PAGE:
“Reality is broken. Game designers can fix it” –

Jane Mcgonical

Video games excite us. There is no age limit to play video games and that’s the best thing about them. Playstations and Xbox have been mesmerizing us since ages with something to look up to with every update. And mind well the updates are always beyond satisfactory. This time Microsoft has launched Xbox Adaptive Controller enabling the people with disabilities to play video games.

Gamers with disabilities have always been asking for customizations in game controllers so its easy for them to use. The Xbox Adaptive controller has two large buttons on the face that you can control by elbows or legs. A player can add a foot pedal or other touch-sensitive switch to give the device more functionality.

The motto of such customizations is connectivity and adaptability with players to build a setup that works for their needs and capabilities. It is not an all-in-one solution for many games. But through the use of peripherals and the Xbox’s system-level button remapping, the possibilities could be endless.

How to customize controls?

The controller is customized for the gamers who cannot possibly reach the triggers and bumpers or hold controllers for a longer period of time. The controller also supports third-party options such as PDP’s One-handed Joystick, and other Logitech and Quadstick devices, by connecting them to the controller.

Some examples Microsoft mentions include a mouth-controller for the quadriplegic, mechanisms that allow players to operate buttons with their feet or legs, and all manner of alternate joysticks or larger, more ergonomic buttons. The controller also comes with software that allows players to remap buttons and works with “copilot” mode, where two players with two controllers can act as if they were a single player, working together on the same controller.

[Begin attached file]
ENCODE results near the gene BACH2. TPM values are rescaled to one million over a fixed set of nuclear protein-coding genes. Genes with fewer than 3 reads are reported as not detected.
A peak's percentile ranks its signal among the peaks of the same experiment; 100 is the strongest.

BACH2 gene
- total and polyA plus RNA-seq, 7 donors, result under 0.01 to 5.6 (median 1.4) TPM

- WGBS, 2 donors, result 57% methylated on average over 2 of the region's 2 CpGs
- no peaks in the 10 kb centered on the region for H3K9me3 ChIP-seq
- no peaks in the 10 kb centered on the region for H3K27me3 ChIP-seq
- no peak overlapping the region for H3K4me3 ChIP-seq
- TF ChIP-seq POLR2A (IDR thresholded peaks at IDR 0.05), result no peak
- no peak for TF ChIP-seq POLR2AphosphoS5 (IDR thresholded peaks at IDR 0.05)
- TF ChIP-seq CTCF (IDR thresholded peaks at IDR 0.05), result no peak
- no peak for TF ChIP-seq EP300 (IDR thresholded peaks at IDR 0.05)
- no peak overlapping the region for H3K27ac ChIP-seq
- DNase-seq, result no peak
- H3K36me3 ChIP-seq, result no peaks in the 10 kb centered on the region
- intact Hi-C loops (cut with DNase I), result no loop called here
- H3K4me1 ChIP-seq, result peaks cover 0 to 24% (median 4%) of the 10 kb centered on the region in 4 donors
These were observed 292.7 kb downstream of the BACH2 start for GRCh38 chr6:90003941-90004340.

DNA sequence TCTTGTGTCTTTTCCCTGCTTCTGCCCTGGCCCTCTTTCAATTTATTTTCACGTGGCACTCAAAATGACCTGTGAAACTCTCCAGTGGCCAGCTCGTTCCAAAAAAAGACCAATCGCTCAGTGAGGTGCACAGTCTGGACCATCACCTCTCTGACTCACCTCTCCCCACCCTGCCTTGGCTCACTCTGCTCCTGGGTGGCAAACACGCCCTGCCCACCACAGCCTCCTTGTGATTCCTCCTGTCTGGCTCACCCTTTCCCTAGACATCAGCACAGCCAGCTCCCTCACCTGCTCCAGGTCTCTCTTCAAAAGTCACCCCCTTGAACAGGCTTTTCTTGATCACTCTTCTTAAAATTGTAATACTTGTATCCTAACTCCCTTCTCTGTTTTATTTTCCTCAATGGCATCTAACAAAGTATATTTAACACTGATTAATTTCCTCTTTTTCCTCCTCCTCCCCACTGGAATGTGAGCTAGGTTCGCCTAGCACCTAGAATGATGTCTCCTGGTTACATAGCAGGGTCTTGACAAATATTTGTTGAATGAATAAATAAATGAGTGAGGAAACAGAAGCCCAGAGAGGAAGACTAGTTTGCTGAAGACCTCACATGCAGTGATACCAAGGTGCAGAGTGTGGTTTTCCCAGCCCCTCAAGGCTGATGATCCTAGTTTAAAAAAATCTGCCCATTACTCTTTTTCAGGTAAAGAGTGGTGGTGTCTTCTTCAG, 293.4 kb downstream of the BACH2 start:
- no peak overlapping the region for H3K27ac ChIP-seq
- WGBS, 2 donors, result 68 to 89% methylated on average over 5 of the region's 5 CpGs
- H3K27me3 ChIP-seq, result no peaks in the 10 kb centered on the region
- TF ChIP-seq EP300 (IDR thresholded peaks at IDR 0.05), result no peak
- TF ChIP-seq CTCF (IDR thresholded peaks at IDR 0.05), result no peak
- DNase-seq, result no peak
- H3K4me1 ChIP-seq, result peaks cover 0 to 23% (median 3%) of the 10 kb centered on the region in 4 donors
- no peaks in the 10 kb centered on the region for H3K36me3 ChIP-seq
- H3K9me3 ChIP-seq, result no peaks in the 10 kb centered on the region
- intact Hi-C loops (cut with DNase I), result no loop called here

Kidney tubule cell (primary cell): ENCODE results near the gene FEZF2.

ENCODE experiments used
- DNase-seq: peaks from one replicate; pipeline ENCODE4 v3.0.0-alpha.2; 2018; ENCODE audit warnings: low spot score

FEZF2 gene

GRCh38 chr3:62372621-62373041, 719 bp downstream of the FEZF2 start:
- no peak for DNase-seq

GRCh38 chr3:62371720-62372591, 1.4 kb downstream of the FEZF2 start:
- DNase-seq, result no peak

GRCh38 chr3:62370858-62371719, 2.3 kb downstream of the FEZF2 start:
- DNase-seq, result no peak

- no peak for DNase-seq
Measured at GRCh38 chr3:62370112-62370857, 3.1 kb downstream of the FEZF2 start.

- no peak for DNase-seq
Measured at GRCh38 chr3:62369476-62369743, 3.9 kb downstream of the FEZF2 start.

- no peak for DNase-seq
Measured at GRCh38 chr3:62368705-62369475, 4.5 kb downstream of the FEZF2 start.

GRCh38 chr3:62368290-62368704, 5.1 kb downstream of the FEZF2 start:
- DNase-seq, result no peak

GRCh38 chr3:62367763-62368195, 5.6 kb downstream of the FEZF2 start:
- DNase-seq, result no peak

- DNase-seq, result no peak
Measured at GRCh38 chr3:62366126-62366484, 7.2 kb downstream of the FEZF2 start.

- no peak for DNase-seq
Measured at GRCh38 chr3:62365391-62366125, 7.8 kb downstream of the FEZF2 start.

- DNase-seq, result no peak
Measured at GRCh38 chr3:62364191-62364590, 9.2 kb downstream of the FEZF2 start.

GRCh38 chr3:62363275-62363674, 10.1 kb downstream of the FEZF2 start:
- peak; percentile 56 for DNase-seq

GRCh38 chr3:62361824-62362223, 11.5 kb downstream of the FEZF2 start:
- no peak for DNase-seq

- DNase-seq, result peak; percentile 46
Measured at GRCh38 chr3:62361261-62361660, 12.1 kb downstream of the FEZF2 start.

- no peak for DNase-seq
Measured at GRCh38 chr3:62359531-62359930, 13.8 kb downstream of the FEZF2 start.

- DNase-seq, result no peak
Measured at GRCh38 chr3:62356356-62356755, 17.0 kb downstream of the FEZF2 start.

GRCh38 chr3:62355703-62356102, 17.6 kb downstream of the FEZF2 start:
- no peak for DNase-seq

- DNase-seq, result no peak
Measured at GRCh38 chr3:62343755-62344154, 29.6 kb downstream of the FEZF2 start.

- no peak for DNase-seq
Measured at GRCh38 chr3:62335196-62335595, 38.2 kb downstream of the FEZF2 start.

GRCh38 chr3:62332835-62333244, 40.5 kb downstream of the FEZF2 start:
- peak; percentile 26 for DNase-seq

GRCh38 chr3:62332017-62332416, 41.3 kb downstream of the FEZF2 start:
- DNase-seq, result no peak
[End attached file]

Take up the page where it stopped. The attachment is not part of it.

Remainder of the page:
All the other solutions existing today are hard to find, very expensive and require a personal technical skill. A number of individuals are creating custom solutions, but it has been often difficult for them to scale when most rigs need to be so personalized.

All these issues were kept in mind while developing the Xbox Adaptive Controller. It is made in partnership with these communities around the world  The AbleGamers CharityThe Cerebral Palsy FoundationCraig HospitalSpecialEffect, and Warfighter Engaged.  These teams helped in technicalities and the real users helped them to understand the problems.

At $99.99 USD, only available on  Microsoft Store. What Microsoft has shown is that inclusive design from the outset can have life-changing results, especially if it is guided by genuine consultation with those affected. “The disabled community has a saying,” points out Evelyn Thomas. “Nothing about us without us.”

Solomon Romney, the 80s arcade brat, who felt left behind by gaming puts it more prosaically. During a demo event for the controller, he’s spent the last twenty minutes telling his story, but finally, he goes quiet for a few moments and shrugs. “As a gamer with a disability, this thing felt like a love letter to me,” he says.